Data show the importance of large buildings for meeting urban housing needs. But first that concept has to gain support.
What a Chicago boulevard can teach us about improving our land use in St. Paul.
St. Paul planning staff have been doing great work to reform the planning process. The latest change proposes to fix a broken petition requirement for certain developments.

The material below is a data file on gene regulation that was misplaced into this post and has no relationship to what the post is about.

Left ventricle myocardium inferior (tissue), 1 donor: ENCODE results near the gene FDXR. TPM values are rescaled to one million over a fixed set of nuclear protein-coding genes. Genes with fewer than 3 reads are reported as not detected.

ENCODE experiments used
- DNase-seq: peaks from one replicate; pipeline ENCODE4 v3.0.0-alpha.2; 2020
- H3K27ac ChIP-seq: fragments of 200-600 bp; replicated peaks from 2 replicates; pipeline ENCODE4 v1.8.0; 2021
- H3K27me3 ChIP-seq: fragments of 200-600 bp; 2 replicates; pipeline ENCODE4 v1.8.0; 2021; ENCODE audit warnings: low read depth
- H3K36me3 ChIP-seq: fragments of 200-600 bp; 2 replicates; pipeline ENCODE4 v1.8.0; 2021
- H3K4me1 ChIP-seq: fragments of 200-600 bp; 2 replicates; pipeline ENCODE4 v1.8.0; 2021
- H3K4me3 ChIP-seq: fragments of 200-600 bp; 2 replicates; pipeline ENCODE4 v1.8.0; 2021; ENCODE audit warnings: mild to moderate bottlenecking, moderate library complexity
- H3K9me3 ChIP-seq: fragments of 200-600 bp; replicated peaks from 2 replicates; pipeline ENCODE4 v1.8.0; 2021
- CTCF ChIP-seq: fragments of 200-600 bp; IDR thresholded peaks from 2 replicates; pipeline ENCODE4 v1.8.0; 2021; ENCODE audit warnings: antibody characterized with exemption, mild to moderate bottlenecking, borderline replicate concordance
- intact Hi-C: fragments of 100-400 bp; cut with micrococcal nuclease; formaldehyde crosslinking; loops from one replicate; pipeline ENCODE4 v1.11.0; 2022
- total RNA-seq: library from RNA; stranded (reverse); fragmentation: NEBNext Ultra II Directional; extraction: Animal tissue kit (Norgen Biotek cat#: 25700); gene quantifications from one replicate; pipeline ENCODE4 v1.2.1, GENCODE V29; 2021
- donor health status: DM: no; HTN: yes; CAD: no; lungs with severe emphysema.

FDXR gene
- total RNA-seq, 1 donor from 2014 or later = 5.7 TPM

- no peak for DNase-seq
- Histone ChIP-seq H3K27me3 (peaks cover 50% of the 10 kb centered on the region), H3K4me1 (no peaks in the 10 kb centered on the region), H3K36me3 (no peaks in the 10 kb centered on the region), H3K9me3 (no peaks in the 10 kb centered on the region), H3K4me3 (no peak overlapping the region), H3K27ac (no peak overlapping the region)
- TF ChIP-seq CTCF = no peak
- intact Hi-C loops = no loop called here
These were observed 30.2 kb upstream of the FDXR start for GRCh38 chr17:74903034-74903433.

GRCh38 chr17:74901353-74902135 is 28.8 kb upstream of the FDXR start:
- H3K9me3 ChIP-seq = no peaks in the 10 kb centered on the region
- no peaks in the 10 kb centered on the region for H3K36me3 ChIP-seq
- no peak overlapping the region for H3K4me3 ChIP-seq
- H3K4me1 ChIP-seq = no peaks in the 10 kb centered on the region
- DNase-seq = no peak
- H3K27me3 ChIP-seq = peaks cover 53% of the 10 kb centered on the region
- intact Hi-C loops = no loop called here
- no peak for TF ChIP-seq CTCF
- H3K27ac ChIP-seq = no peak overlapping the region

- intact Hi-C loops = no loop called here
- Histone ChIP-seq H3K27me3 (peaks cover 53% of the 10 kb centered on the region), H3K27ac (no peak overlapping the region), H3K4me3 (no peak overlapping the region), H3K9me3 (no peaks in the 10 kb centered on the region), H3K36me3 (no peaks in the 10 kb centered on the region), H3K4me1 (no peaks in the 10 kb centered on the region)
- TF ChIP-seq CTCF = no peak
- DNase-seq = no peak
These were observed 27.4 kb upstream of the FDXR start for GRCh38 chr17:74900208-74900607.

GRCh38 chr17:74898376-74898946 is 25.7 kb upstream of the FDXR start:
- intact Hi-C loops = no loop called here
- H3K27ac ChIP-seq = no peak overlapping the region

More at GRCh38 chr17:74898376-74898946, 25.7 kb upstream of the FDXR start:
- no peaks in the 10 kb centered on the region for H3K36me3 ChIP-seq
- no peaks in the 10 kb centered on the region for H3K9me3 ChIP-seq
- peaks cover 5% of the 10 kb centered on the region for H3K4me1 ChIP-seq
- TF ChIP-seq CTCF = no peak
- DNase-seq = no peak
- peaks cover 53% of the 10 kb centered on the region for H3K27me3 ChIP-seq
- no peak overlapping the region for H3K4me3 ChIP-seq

A recent editorial argued that bike advocates left out the marginalized in their advocacy for new bike infrastructure on Summit Avenue. What if we applied that analysis to cars?
St. Paul staff ran a first round of public engagement about ending single-family zoning. The results are promising.
Here’s one reason we have a housing shortage: New development creates diffuse benefits, but has concentrated costs. Local control over land use ensures we’ll undercount the benefits.
Market-rate housing has benefits, but they aren’t distributed evenly. That creates both an economic and political problems for new development.